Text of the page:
Keith Olbermann: I Believe Bin Laden Did Less to Hurt America than President Trump
Former MSNBC host Keith Olbermann says President Trump is even worse for America than Osama bin Laden.
Actually, Trump is worse than bin Laden and ISIS ... combined, according to the former TV personality.
Olbermann appeared Friday on "The View." Here's a transcript:
HOSTIN: “You said recently via tweet that Trump and his family have done more damage to America than bin Laden and ISIS combined. Do you believe that?”
OLBERMANN: “Yeah, we did really well after 9/11. I don't think that the country has given itself enough credit. We did not restrict all the freedoms in this country. We did not single out people.”
McCAIN: “3,000 people died on 9/11.”
McCAIN: “The comparison is absurd."
OLBERMANN: "But more people died in the Iraq War than died in 9/11. We didn't need to be there as a response."
McCAIN: "You think Bin Laden did less to damage America than President Trump?”
McCAIN: “Can I tell you something? When I hear rhetoric like that, I think Whoopi and I are in agreement that we want Americans to come together. Rhetoric like that is so damaging. By the way, my brother fought in the Iraq war and deployed numerous times. So before we start tit for tatting, there's a lot of service in my family. So I don't understand, when you are saying things like that, bin Laden was dedicated to destruction of all, everything that we hold dear and our freedom, so when you compare it to that —“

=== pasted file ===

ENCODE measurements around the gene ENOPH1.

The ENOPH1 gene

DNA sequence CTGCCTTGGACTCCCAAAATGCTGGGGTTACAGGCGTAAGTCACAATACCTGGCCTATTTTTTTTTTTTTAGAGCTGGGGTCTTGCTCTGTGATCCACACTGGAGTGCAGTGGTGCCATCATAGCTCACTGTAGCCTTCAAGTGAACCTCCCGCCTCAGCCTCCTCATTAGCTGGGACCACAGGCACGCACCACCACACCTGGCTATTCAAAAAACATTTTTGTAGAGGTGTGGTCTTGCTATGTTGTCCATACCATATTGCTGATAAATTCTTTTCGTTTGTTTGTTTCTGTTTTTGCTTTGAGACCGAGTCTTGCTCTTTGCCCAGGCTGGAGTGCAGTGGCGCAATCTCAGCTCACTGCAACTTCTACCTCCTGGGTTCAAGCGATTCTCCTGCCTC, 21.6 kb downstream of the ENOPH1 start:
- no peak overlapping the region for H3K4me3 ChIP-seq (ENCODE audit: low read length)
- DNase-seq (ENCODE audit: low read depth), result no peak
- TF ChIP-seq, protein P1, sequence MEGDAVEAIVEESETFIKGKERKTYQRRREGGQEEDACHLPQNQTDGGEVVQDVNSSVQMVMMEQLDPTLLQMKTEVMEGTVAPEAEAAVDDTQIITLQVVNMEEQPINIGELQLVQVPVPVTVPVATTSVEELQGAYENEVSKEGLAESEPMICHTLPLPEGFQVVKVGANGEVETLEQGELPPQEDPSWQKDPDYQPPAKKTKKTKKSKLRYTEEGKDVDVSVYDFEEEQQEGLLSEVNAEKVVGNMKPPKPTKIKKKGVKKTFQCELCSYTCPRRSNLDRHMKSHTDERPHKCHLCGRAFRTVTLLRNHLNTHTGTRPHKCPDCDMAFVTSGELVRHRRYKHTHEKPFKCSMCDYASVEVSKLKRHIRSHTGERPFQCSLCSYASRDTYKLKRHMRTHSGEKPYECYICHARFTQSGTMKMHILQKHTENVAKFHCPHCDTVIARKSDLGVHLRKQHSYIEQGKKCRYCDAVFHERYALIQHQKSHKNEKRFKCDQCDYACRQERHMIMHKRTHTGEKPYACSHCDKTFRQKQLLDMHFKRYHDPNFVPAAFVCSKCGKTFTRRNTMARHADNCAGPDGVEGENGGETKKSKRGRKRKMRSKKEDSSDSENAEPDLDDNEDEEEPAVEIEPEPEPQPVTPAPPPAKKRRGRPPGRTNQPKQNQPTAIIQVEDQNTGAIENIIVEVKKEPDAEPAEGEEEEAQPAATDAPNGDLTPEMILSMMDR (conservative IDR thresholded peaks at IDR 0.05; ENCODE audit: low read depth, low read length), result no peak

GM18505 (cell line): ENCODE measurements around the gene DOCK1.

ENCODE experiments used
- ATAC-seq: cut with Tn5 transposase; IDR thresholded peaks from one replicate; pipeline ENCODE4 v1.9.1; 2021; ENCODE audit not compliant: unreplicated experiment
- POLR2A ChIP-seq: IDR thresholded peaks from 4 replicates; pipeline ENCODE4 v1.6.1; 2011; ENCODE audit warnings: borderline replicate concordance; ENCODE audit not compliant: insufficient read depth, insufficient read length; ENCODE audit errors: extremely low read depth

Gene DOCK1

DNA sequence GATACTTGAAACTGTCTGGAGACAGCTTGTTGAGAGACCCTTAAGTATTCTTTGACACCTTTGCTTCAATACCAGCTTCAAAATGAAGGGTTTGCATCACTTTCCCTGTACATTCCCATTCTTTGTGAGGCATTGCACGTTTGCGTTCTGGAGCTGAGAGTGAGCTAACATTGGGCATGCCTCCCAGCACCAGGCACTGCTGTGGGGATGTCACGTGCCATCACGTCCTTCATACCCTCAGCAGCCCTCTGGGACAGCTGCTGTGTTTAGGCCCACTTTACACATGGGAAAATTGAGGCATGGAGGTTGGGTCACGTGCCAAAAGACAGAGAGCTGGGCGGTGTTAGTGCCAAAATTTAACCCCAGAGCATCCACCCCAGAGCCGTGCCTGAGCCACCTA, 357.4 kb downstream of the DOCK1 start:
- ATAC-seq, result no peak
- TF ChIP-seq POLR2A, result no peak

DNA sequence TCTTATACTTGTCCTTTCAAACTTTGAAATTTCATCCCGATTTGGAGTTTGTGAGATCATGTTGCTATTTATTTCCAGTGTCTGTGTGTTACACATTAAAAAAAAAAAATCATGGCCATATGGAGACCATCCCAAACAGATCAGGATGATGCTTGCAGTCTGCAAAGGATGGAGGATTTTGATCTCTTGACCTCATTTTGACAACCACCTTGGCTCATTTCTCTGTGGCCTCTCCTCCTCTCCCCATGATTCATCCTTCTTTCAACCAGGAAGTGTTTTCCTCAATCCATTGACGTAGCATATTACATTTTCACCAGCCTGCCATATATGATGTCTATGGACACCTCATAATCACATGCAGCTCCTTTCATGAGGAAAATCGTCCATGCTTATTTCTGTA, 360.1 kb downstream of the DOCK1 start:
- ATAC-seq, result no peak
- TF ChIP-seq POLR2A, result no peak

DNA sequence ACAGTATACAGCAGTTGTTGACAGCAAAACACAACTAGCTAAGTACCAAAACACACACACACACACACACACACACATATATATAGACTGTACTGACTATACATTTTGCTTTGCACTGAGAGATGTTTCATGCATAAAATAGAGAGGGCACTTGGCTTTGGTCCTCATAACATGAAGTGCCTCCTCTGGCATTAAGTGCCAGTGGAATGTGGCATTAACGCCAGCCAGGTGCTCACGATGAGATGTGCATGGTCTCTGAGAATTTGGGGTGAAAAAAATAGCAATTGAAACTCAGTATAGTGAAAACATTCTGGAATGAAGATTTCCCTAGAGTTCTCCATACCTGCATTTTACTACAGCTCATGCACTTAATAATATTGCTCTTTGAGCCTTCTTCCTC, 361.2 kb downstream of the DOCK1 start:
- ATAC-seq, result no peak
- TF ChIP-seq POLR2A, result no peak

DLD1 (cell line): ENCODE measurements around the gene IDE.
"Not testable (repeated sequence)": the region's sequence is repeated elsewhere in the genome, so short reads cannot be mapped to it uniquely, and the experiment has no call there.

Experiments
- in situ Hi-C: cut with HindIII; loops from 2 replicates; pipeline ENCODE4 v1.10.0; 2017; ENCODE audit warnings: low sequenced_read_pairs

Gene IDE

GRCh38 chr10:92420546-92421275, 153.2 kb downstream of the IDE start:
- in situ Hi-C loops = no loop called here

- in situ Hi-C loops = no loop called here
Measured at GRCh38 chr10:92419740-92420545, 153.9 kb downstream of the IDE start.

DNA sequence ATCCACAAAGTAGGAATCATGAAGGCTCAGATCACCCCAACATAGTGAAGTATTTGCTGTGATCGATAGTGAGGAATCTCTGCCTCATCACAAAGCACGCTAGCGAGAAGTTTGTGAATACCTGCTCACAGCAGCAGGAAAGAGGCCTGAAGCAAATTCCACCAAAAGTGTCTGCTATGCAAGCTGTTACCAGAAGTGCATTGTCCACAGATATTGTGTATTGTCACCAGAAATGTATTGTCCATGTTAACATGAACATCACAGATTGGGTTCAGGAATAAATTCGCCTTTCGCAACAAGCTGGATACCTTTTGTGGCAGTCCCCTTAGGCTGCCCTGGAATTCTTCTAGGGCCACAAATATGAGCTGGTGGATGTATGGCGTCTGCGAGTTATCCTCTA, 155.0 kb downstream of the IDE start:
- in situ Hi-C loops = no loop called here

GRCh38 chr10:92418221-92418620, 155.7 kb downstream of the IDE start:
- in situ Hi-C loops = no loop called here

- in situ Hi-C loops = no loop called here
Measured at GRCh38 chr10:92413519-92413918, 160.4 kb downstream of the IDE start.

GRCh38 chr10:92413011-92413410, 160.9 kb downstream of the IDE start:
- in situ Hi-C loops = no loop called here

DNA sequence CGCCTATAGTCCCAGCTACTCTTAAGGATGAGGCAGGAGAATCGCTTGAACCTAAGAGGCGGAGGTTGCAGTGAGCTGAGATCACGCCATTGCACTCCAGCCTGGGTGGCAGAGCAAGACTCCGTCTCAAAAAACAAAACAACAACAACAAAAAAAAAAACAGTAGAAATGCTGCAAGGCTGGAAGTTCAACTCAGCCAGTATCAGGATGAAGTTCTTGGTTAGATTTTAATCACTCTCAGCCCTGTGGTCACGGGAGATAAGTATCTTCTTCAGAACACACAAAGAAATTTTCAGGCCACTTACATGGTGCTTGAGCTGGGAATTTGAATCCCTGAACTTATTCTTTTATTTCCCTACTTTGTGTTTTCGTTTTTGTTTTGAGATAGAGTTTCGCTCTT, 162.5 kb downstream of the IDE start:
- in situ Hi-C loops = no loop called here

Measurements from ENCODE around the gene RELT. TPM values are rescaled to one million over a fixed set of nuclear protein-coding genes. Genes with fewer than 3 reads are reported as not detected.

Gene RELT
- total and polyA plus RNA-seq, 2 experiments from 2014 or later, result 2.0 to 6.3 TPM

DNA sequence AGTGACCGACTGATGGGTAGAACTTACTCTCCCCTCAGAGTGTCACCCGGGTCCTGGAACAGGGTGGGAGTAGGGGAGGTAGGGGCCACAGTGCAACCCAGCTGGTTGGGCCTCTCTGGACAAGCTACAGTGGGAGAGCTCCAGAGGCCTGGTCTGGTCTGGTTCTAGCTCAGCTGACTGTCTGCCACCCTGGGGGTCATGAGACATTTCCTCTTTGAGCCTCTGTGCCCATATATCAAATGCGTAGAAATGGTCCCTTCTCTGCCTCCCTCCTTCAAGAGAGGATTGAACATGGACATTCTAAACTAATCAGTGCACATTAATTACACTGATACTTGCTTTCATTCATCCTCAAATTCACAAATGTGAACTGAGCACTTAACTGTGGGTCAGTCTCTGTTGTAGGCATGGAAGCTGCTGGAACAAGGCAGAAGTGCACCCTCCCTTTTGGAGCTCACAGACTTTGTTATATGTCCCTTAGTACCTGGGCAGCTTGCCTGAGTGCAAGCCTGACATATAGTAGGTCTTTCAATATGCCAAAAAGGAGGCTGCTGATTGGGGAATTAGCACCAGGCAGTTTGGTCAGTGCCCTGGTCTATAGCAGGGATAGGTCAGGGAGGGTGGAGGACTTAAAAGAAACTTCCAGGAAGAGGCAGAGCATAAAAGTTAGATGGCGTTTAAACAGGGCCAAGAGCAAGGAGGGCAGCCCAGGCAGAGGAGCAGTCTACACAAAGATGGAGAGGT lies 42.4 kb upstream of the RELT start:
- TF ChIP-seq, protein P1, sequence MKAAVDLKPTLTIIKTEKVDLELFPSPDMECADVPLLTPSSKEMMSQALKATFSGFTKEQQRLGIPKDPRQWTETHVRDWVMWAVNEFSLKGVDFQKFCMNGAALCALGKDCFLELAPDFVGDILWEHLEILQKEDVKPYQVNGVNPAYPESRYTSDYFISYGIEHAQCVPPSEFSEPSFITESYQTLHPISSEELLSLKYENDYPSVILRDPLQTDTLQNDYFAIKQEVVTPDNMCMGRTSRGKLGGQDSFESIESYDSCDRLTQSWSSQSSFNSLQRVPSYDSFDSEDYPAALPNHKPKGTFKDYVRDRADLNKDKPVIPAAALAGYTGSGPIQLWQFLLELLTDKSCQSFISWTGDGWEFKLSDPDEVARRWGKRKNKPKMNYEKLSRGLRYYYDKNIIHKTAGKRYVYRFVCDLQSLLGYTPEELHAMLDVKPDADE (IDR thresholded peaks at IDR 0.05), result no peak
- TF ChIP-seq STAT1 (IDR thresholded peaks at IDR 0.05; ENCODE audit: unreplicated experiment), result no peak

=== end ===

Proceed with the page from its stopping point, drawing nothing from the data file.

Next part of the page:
HOSTIN: “Perhaps some people think that Trump is dedicated to the destruction of —“
McCAIN: “I believe I’m asking the question. I believe I’m asking Keith a question.”
HOSTIN: “Actually, it was my question.”
BEHAR: “Okay, so what’s your answer?”
OLBERMANN: “What’s the question?”
HOSTIN: “My question is, do you honestly believe that?”
BEHAR: “You are saying that going into Iraq was worse than what bin Laden did on 9/11. It’s what you said and that ticked her off.”
OLBERMANN: “I do. And it’s not about disrespecting the troops in the slightest or your father’s service which astounds me to this day that he was able to do that. And his service to the country right now astounds me and I applaud him. I’m just saying the Iraq war was a waste of these people’s lives and it was unnecessary.”
McCAIN: “From your perspective.”
OLBERMANN: “I think history suggests they’re two things that didn’t have anything to do with one another.“
McCAIN: “How do people like us find common ground. Because we disagree vehemently on our outlook on the world and I’m so tired of this kind of rhetoric. And I’m tired of it on the right as well. I’m exhausted.”